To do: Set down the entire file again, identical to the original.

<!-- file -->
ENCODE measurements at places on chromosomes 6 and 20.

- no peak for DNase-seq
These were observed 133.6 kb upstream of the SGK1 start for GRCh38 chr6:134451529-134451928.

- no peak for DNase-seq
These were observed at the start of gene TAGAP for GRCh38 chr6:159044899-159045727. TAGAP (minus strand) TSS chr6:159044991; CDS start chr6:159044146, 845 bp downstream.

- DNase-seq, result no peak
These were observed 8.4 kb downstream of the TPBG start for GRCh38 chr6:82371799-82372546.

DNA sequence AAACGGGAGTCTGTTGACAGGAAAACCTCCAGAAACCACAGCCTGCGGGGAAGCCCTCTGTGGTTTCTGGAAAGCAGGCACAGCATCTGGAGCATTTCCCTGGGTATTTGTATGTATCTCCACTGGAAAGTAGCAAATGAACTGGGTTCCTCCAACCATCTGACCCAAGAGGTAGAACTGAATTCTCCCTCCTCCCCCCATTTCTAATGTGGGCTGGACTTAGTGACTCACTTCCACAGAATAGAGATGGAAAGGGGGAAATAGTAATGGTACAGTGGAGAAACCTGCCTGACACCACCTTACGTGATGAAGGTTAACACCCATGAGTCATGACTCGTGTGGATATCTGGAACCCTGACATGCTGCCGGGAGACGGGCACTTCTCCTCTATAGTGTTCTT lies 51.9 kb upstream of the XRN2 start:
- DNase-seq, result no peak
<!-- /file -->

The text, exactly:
ENCODE measurements at places on chromosomes 6 and 20.

- no peak for DNase-seq
These were observed 133.6 kb upstream of the SGK1 start for GRCh38 chr6:134451529-134451928.

- no peak for DNase-seq
These were observed at the start of gene TAGAP for GRCh38 chr6:159044899-159045727. TAGAP (minus strand) TSS chr6:159044991; CDS start chr6:159044146, 845 bp downstream.

- DNase-seq, result no peak
These were observed 8.4 kb downstream of the TPBG start for GRCh38 chr6:82371799-82372546.

DNA sequence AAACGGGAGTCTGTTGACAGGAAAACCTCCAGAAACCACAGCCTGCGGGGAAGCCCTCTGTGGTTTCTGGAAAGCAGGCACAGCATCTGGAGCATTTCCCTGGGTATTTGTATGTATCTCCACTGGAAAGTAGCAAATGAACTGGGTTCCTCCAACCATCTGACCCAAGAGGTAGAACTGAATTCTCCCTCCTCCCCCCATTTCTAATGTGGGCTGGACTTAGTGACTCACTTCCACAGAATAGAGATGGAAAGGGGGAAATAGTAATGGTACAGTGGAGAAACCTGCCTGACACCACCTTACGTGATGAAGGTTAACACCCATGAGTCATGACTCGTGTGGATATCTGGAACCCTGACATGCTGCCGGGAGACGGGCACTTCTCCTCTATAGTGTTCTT lies 51.9 kb upstream of the XRN2 start:
- DNase-seq, result no peak